Monday, 21 January 2013

Revised New Years Resolutions

I wrote earlier about not having new years resolutions.

But since writing that, I have found a couple that's actually pretty good and I'd like to borrow them. No points for originality for me for the first two. I have come up with a couple more thanks to the flood.

Here goes.

The first is this one.

"This year, one of my personal resolutions is to live a slower, more thoughtful (meaningful?) life. Less travel, more adventure. Less work, more challenges."

At the back of my mind, I know that I need to slow down, if only for the mere fact that I need to hear myself think, so that I can ground myself back to reality. I know that I need to enjoy the journey and not fixate too much on the destination. I know that I need to breathe and calm down over the fact that sometimes life does not go as we planned - example, the flood in Jakarta during my holiday. Note to self: don't go to Jakarta during the rainy season. But can anyone explain to me as to why the pump was switched off during the flood? Does it not defeat the purpose of having the pumps in the first place?

The second is this one.

" 1. Do not buy items because they're a good deal. This one is so obvious, but it's also hard to stick to... The thrill of a deal makes it easy to justify random items that we never really wanted before. This also applies to items that aren't "on sale." For example, after I started having luck at thrift stores, I ended up buying more than I could wear (or alter at one time) because everything was just a few bucks. Even though the total money wasted was negligible, it's the acts of adding clutter and unnecessary consumerism that I hope to further cut down on this year."

Where do I begin with this one?

Fashion, style, clothes, shoes and handbags are a natural extension of my self-expression. This is how I enjoy myself. You know how some of you like tennis or golf or ... chess? I like dressing up. There, I said it. I enjoy developing a collection of things to wear, although I must admit a proportion of this collection is there for the sole purpose of me admiring them from time to time (read: they do not get worn).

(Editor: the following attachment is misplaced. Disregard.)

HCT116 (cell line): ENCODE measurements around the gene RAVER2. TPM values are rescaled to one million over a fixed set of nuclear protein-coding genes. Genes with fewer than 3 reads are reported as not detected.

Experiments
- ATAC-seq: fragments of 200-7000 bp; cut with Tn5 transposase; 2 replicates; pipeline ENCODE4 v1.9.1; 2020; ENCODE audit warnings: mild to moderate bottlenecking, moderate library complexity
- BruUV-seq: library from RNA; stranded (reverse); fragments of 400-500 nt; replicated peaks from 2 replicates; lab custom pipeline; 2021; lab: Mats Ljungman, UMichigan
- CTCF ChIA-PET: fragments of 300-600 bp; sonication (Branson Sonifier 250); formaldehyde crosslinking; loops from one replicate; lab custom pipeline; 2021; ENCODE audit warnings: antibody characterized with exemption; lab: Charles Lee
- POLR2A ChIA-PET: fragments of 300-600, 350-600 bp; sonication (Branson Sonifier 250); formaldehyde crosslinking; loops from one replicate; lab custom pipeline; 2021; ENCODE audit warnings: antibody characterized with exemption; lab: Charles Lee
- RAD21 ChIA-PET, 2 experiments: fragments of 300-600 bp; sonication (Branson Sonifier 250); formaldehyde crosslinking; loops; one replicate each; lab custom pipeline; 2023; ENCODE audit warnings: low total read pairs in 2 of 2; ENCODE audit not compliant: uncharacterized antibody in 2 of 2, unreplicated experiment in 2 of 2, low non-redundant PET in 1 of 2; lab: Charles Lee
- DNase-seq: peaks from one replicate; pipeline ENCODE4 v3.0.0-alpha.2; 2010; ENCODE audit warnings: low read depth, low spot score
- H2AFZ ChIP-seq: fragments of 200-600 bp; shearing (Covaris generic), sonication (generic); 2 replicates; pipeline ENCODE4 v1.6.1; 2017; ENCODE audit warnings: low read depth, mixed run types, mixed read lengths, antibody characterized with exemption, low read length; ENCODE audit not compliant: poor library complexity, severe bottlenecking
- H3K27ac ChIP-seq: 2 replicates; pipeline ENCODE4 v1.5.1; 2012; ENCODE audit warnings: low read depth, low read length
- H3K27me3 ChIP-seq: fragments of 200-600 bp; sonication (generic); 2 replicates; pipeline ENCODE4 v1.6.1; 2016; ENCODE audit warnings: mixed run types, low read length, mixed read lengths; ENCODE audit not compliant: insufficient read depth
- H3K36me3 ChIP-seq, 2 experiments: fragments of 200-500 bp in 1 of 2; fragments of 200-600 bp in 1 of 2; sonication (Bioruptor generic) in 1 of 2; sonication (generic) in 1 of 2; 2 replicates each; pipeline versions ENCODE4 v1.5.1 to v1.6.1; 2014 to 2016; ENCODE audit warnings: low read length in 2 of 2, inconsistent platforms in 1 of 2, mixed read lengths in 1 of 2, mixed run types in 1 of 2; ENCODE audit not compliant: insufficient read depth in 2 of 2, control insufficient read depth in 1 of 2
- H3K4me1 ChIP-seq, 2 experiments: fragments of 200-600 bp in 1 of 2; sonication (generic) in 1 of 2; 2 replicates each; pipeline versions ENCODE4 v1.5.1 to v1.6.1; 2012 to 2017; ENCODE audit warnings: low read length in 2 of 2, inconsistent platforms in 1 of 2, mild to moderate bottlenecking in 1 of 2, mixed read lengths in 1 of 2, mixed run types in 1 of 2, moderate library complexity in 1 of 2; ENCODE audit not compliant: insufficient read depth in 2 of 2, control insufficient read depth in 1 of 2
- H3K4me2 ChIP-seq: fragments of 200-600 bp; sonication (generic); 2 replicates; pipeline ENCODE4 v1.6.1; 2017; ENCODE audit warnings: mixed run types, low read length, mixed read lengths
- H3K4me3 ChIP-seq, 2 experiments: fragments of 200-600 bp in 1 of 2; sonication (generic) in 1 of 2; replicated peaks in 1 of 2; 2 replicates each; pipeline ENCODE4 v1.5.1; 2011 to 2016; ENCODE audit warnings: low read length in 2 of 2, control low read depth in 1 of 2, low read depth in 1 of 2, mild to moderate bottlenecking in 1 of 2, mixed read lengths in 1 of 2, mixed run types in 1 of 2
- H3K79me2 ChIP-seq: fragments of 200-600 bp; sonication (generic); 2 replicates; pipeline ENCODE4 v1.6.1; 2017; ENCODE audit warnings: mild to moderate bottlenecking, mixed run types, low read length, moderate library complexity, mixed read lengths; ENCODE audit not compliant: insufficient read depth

Given the option, of course everyone wants to have a well-curated wardrobe. And just like anything else worth having, this is hard work. A well-curated wardrobe, in my version, is full items I love. The hardest thing when shopping is to walk away from a good deal, but this is a very necessary step towards a well-curated wardrobe.

The third - well, this rises from a conversation with my boyf yesterday as we were walking home from dinner: remember that first world problems are exactly that: first world problems. 

Our experience of being trapped in the flood, albeit momentarily, really put things into perspective. Living in Sydney is awesome most of the time, and also borderline boring some days (which I am totally okay with), and it also means that our lives are "sheltered". Being exposed to something unexpectedly awful, like the flood, makes us realise that our so-called first world problems are a function of our preference towards the affluence, being made possible by the mere fact that we are living in this city. (This is not to say that affluence does not exist in any other city - it probably exists in every city in this world, it is just a question of degree of obviousness.)

Despite my best effort of not whining about the weather, or the lack of clean taxis, or good fried chicken around town, they still happen. And I feel twice as bad these days whenever I think about the flood. I am not just thinking about our house and our family, I am thinking about the many many thousands of people who are without shelter. I think about the city of organised chaos that is currently submerged by water that is totally helpless and lifeless.

The fourth - this one is also flood related: Noah is around when we need him, we gotta pay it forward.

You all heard of Noah, right? The story about our Noah is here, so I won't repeat it here.

Now, in a place like Jakarta, our Noah is a God-sent. Literally. Because the subsequent horror stories that I heard about people who extorted others who need to be evacuated are too scary to be re-told in this space.

Jakarta is an unforgiving place, it is truly a place where everyone is for themselves. But at the same time, you cannot exist without a network of people in your life, in the form of family and people who work for you, and random kind strangers like Noah.

I can understand why people with boats would want to extort others, especially those who are desperate. If you are lucky, you can earn 100k rupiah in a day. In Noah's case, he earned in in less than half an hour. If you have a boat, and you can't go fishing, and you need to make money, this is your chance. A hundred thousand rupiah means so much more to you than to these people anyway - so why not.

People like Noah are rare, but they do exist. People like Noah restore my faith in humanity.

I hope when people think of me, they think that I restore their faith in humanity, although I sort of doubt this. I hope that at least I do not contribute to the erosion of their faith in humanity.

We gotta pay it forward.

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